“Well, then I can’t do this. That’s not what I meant. If I have to dip the tortillas, it will take longer.”
“OK,” Mama said, taking off her coat and reaching for an apron. “I’ll show you. You time me. I think I can make a tray of enchiladas in two minutes.” By this time, every employee in the restaurant was watching the confrontation.
Mama counted off eighteen tortillas from the stack on the counter.
“You time me.”
The noise in the kitchen rose to the level usually associated with a prize fight. Everyone was cheering on Mama. She looked up at the big clock on the white kitchen wall and waited for the second hand to reach the twelve.
“Go,” I said.
Mama dropped two tortillas in the deep fryer, then two more, then two more. The first tortillas floated to the surface. She dropped two more tortillas and plucked out the first two with one swift motion. She quickly and rhythmically went about her business until she had eighteen piping hot tortillas on her plate.
Swiftly pivoting to the steam table, Mama grabbed up her spatula and dipped the first tortilla in enchilada sauce with her right hand. At the same time her left hand flew to the cheese bowl and returned in time to meet the tortilla emerging from the enchilada sauce. Her right hand darted to the onion bowl and dribbled chopped onions the length of the tortilla while her left hand rolled the left side of the tortilla. With her right hand she flipped the right side of the tortilla over the left side with the spatula and efficiently scooped up the enchilada and placed it on the tray.
She repeated her lightning movements over and over again. The second hand on the clock slowed down to a crawl. Her fingers flew. Enchilada after enchilada was stacked side by side on the tray.
“One minute,” cried Bill, our assistant cook.
Still Mama worked; her fingers and hands a blur.
“Thirty seconds,” Dorothy, the waitress yelled. The excitement was unbearable. It was the longest two minutes of my life.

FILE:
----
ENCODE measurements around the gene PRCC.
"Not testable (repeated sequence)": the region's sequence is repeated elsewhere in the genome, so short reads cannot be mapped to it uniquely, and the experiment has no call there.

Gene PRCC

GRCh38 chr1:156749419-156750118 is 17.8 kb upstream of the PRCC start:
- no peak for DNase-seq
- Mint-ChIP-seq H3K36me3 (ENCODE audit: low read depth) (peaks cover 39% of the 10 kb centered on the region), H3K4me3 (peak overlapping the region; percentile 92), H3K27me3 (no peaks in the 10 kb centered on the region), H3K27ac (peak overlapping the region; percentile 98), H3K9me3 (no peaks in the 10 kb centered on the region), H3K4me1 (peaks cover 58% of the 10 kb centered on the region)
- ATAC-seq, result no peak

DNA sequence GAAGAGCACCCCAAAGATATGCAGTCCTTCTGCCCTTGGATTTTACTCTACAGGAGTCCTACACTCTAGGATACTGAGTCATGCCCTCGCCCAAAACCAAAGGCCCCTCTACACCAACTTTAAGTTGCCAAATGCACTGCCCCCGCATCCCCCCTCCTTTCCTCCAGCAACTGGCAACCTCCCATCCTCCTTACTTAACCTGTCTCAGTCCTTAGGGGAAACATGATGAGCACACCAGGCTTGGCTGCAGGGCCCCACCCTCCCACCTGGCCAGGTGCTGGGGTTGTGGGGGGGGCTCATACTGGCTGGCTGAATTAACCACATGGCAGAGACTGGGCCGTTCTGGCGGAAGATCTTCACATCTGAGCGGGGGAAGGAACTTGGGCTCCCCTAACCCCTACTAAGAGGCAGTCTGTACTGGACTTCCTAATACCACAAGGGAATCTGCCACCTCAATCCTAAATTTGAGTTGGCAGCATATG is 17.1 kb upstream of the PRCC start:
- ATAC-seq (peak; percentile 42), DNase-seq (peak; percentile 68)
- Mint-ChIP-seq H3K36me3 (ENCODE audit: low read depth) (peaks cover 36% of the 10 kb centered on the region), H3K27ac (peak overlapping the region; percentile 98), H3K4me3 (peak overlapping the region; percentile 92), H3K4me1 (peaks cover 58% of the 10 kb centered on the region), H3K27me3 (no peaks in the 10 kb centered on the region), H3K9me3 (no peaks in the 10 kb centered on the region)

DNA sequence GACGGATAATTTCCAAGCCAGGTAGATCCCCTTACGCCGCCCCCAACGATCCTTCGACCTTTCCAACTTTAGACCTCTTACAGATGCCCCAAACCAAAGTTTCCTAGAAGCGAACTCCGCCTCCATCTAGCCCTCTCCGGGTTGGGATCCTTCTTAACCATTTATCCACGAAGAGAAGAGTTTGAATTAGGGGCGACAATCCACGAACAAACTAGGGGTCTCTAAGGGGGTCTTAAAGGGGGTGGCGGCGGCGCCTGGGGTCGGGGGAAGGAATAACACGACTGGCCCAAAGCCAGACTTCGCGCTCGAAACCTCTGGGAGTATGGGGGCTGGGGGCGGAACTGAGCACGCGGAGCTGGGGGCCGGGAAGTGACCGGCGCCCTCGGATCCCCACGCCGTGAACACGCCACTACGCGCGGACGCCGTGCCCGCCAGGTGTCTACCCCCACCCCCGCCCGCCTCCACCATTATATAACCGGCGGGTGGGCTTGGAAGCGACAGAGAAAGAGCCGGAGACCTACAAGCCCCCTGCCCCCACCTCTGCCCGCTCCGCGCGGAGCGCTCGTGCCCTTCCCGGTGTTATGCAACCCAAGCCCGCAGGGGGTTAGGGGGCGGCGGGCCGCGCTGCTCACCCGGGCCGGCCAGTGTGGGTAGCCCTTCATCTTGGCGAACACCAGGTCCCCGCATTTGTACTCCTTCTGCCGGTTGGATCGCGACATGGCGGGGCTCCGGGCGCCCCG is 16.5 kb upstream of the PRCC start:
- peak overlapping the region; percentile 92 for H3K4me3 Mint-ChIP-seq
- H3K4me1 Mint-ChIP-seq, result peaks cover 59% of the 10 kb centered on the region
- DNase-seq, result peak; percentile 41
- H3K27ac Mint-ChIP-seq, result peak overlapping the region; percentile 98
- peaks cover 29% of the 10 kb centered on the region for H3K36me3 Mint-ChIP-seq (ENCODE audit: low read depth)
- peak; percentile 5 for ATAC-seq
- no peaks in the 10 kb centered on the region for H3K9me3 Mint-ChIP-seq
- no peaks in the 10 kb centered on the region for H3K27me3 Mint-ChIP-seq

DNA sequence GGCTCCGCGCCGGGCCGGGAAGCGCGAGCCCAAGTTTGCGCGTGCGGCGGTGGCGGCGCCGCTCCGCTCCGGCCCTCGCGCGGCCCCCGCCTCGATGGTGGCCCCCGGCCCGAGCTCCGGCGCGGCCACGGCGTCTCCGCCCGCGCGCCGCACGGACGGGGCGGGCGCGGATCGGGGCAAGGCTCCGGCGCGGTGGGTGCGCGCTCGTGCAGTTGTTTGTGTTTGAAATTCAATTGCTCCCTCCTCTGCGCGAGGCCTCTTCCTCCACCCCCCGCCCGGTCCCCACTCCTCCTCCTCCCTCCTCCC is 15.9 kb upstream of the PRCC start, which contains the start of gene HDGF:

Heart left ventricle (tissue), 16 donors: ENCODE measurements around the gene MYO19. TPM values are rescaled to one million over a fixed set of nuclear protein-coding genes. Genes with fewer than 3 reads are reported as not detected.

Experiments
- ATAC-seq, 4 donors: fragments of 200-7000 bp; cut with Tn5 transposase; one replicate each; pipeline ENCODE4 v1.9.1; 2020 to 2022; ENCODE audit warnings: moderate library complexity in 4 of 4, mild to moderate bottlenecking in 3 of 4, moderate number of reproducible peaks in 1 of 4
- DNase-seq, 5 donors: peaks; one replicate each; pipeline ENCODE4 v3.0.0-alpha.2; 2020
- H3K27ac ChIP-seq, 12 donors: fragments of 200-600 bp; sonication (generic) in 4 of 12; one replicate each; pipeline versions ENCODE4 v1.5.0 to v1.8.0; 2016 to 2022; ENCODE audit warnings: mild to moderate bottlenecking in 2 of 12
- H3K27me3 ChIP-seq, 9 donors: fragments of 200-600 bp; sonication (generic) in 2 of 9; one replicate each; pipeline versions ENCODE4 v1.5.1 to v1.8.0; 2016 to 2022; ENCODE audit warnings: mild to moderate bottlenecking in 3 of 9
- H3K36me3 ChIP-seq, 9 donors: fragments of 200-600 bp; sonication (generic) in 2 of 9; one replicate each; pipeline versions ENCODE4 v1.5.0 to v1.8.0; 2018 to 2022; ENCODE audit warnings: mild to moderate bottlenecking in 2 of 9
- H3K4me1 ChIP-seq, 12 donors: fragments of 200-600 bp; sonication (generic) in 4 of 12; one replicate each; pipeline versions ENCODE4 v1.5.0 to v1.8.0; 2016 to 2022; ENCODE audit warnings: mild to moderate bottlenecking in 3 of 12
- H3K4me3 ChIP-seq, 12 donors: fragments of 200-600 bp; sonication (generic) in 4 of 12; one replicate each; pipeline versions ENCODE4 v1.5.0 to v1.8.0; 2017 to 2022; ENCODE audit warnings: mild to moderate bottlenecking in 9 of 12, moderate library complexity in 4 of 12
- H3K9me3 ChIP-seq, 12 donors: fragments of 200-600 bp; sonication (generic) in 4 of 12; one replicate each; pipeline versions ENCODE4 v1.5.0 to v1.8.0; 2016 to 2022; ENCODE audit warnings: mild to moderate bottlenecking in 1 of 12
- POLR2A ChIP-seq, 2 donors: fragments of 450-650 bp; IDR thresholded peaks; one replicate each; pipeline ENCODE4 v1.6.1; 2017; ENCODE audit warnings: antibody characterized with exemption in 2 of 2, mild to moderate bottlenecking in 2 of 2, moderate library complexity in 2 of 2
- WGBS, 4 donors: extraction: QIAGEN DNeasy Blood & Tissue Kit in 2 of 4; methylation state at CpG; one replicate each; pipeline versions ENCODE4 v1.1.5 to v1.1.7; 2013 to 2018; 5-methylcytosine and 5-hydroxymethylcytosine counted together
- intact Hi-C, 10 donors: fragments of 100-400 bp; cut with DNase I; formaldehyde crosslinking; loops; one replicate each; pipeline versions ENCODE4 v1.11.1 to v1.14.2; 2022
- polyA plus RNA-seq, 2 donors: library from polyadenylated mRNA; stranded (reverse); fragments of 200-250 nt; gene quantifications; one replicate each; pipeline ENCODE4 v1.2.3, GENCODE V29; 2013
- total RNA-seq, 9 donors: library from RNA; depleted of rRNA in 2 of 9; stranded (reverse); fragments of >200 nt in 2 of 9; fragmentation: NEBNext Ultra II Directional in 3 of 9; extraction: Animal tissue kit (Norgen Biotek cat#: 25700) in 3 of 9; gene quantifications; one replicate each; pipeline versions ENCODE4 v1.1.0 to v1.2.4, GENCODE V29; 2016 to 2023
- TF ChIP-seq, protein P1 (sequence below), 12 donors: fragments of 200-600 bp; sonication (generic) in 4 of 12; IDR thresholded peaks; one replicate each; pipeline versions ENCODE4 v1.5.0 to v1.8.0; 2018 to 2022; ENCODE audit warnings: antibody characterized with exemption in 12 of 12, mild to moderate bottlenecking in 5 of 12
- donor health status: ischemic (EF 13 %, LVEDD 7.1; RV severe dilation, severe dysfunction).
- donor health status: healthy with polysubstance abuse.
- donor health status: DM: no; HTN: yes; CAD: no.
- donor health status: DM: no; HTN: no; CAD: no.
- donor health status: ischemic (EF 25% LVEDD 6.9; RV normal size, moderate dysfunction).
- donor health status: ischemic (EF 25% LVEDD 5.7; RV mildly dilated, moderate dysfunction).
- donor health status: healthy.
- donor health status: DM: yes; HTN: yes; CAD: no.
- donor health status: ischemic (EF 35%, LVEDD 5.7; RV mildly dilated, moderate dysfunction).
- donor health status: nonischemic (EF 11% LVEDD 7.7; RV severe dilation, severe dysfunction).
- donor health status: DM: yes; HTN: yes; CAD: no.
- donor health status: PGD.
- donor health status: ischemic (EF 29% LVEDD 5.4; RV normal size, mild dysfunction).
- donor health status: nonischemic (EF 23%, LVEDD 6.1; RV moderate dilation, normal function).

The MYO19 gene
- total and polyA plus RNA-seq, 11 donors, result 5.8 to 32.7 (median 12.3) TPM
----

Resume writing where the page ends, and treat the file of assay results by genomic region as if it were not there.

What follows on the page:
“Ten, nine, eight. . .” the staff began to count down the remaining seconds. Mama desperately worked on the final enchiladas.
“Five, four, three, two, one.” A cheer rose from the staff, but Mama was not done. She still had several tortillas on her plate. She quickly finished the tray.
“Three minutes exactly,” Bill yelled.
“Time me,” I said as I counted off eighteen more tortillas.
There was a groan from the staff. The second hand moved around to the twelve.
“Go,” Bill shouted.
I dropped the first tortillas in the deep fryer. The adrenaline was flowing. I had never moved faster or with more precision. My hands flew. I moved so fast that I splattered hot oil all over the place, I got several burns on the back of my hand. Moving like a dancer, I pirouetted from the deep fryer to the steam table. I knew that I was going to ace it.
Into the enchilada sauce I dipped my first tortilla. The cheese and onions flew. I slopped enchilada sauce all over the counter, myself and the crowd of onlookers. I felt the roar of the crowd goading me on. As my fingers danced between the cheese and the onions, I sensed that something was wrong. Then it hit me, they weren’t rooting for me, they were rooting against me. They wanted Mama to win. How could this be? I was clearly the best Mexican cook in the world.
“One minute,” Bill shouted.
I had nine enchiladas on the tray. I was going to make it. I was half-way there. I kept up the frantic pace. Cheese, onions and enchilada sauce filled the air.
“Thirty seconds.” I quickly did the math in my head. It was taking me ten seconds per enchilada. I had four tortillas left on my plate, I had to speed up.
I deftly lifted a tortilla off the plate on my spatula and shot it towards the enchilada sauce. My wet hands lost their grip on the spatula and it dropped, tortilla and all into the enchilada sauce. Frantically, I dipped my hand into the one hundred sixty-degree enchilada sauce and fished out the spatula and tortilla.
“Ten, nine, eight . . .” I still had three enchiladas to make.
“Five, four, three, two, one.” A loud cheer filled the kitchen. Mighty Casey had struck out. I had two tortillas on my plate.
“It wasn’t fair. I dropped my spatula. . . I took me at least thirty seconds to dip the tortillas. If you don’t count dipping the tortillas I would have made it.”
A loud groan came from the staff.
“Let me have another chance. Give me eighteen more tortillas.”
The crowd quickly melted away, leaving me with a mess to clean up. As I wiped down the kitchen, I contemplated why everyone was cheering for Mama and against me. It didn’t make any sense.